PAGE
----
A Confusion of Butchers

[The following is a somewhat ironic review of A History of Butchers, the play by M.A.D.]

Hist of Butch Irony

A handcrafted meme to explain my first impression

My friend Dibyayudh had assured me that this was a ‘clean’ play that you could take your parents to. When I met him backstage, I told him that I couldn’t fault with the acting, and when I’d finished adding a couple of critical comments, I asked him why he’d said it was clean. I can’t say he was wrong when he laughed and said that you couldn’t do without at least a little profanity.

Before I continue, I solemnly inculpate myself of ignorance, dullness, and envy.

I was a little worried that they’d start before they started, like in A Good Play, but thankfully, the inception was much more formal. The alienation effect was under way right there, as the actress (or should one say ‘actor’?) dragged a speaker onto the stage, pausing to yank it forward. If you asked me what the play is all about, I might be able to answer you clearly: the leaflets left on the seats explained that Camus’s The Just Assassins was being adapted while being dehistoricised. Stepan jumps off the stage and wants to kill Putin, and people bring up things like the United Nations, et cetera. It’s worth mentioning here that the whole play is in English – not that it doesn’t have any right to be; of course it does; it’s just that we see Camus’s Russians speaking Indian English. I’m not sure if this aspect of the adaptation is a part of this ‘text’; I think I. A. Richards would argue that it is not.

As I explained to the playwright backstage, one never knows what to make of it all. It’s meta without being meta – all the confusion of A Good Play without its seeming deliberateness. Art need not require meaning, we may say with stern authority; but may not we try to read one meaning into a work of art? With A History of Butchers, you’ll never know where that meaning is. That in itself need not make the play bad, but when one rejects traditional notions of plot, action, and objectivity, the audience may reject traditional notions of clapping. Not that this one did, of course. I’m sure the halls were bursting with applause.

What is the point of it all? Characters converse among themselves, often swearing profusely (the audience loved it when Stepan used the F word), but what do we learn of them? Something, certainly. They are individuals with a past. But do I care? What if I did? I was never quite sure if the author wanted to trick me into caring to make a meta point later on, so I was wary of investing my feelings into it. I chanted ‘we want meat’ with the rest of them, but does this mean we are butchers? Or that butchers are us? Does it mean that the Grand Duke or Kaliayev are dead because we have killed him? And if it did mean that, is the play trying to subvert that meaning? The first half of the play is about Stepan coming back from Switzerland to yell, grumble, swear, and chew. He’s watchable, nonetheless. Boris, however, walks around looking Russian. Dora isn’t uninteresting, but for all her potential, she appears to be only passably memorable.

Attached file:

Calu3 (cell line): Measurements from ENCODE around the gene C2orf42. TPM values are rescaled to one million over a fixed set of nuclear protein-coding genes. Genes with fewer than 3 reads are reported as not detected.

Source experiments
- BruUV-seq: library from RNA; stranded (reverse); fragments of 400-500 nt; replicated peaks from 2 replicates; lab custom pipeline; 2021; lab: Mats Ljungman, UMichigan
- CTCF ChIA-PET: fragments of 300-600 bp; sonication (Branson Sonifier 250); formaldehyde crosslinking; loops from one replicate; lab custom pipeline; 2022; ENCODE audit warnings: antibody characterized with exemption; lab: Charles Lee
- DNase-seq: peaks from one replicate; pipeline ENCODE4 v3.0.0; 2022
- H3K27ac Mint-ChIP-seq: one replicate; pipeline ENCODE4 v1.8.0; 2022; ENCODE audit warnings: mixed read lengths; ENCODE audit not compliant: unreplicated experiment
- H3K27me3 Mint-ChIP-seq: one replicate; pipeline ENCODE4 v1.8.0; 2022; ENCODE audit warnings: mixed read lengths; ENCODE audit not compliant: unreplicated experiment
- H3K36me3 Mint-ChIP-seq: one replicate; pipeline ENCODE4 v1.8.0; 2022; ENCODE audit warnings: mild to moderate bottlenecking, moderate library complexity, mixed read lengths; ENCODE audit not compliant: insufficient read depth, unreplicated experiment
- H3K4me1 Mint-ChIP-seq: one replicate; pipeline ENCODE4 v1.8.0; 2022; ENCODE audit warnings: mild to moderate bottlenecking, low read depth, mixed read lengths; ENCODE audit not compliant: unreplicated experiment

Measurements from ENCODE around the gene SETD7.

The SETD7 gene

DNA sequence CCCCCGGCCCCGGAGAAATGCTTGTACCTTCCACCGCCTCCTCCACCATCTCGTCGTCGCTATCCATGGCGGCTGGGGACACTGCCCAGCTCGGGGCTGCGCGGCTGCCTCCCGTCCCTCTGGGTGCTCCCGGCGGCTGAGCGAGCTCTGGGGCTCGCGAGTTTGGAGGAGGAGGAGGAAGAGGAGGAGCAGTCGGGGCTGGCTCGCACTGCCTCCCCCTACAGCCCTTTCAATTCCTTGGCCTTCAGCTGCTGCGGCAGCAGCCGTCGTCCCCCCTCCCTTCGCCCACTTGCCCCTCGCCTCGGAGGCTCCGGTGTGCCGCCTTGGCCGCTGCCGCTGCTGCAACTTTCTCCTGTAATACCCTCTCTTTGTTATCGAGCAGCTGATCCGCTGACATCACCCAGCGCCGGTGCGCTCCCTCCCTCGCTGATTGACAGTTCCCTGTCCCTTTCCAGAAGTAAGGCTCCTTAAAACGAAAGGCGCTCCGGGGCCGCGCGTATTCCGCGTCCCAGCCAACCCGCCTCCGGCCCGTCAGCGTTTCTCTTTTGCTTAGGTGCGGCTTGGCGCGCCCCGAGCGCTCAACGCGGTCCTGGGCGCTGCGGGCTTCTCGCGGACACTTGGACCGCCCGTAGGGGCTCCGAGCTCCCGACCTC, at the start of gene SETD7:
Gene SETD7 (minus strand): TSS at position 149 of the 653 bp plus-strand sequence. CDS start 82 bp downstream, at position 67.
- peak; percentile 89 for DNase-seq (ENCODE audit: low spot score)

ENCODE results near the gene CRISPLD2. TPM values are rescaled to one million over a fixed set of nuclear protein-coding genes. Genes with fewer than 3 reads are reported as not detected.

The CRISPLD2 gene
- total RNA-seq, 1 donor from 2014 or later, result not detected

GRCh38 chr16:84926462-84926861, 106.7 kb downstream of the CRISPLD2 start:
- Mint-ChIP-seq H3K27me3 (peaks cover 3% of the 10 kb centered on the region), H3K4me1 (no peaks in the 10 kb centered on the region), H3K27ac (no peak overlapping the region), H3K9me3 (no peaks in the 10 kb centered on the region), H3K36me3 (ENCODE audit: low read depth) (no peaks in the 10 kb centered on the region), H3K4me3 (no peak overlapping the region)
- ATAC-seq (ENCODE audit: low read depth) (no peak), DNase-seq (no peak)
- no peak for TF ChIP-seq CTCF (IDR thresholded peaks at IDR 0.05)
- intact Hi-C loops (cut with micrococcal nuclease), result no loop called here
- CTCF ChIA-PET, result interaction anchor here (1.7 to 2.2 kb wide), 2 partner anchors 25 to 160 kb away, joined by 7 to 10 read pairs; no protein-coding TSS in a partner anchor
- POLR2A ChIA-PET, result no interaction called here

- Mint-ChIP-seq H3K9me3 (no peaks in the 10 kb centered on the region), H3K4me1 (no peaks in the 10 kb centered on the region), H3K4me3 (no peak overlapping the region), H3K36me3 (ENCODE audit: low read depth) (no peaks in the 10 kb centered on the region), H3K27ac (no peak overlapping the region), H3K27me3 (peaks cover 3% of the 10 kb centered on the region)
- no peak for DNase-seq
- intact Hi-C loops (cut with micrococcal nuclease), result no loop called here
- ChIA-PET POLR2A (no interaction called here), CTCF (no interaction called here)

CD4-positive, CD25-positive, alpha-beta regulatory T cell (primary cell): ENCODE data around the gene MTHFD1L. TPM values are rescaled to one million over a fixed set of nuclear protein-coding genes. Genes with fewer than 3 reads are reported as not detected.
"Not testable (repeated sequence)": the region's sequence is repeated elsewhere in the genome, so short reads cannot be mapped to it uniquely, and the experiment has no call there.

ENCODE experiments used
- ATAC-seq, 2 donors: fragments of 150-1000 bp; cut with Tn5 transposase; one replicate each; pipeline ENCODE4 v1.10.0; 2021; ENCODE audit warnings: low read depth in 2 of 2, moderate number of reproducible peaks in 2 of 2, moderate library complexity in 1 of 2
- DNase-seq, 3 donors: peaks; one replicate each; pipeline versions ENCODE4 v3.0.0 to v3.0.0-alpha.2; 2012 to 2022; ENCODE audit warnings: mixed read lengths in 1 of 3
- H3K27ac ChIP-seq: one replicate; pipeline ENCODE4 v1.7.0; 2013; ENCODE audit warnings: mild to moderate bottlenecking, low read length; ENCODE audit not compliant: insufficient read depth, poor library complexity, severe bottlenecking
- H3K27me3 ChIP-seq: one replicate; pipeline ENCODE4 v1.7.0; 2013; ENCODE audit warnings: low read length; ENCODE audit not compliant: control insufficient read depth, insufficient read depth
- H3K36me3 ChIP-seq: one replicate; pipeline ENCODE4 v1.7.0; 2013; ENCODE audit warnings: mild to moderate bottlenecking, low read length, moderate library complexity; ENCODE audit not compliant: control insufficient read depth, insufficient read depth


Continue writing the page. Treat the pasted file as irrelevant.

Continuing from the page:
It should not be supposed that I’ve set out to make fun of this play. As I said, you can’t fault the acting. The way they placed a cup under the crucified Kaliayev and filled it with his blood, and the scene in which the Duchess holds his prostrate body, were quite good, or even exceptionally good. I liked the part where Kaliayev is playing with a ball and almost throws a grenade. The famous assassins in the background – Ezio included – were a nice touch. Stepan and Dora arguing towards the end were quite good. The final dialogue was very good, and made me wish the entire second act had been as well written.

Unfortunately, this was not to be. When the actors weren’t swearing profusely in the vernacular from near the lights, or in English on stage, the play meandered on and on, making me check my watch repeatedly. Emotionally charged scenes like ‘Come and see the blood in the streets!’ would be so much better if the play had its tonal highs and lows. Instead, we had angry shouting, and Absurdist farce, as well as a rather long scene where I kept thinking ‘Ilsa, She Wolf of the SS’. As I candidly explained to humble author, the ‘Jailhouse Rock’ scene was just bad. An Indian man pretending to be a white nationalist Southern American in a prison (in a play starring Indians in Russian roles) is unimpressively ironic. I’d already started checking my watch when he came in, and I kept checking it while he was there, singing. Times like this, you miss Bablu and Set Shankar.

The characters in general seemed hollow reflections of real people. Maybe it’s the slightly forced timelessness of the play, but the people on stage have a ‘here-this-instant-but-not-the-one-before’ quality that even Marlowe’s heroes did not have. Lifted not only from human existence, but from natural existence itself, they have, for the most part, just a little more substance than the cameos of Stan Lee in Marvel films.

To conclude – if indeed one may make so bold as to draw a structured conclusion to such a play, it is less a play or a drama than a spectacle, delivered with the ostensible purpose of condemning moral absolutism that leads to sadistic, immoral violence. With this comes a more pointed criticism of the methods of the 1905 assassins, which is used to comment on extremists in all places and ages. However, when it was all over, and the crowd was clapping harder than when Palpatine became Emperor (not that this play mentions it), I couldn’t help wondering if I should clap, or wait for more commentary. If only they’d toned down the metatheatre and shortened it to within an hour and a half.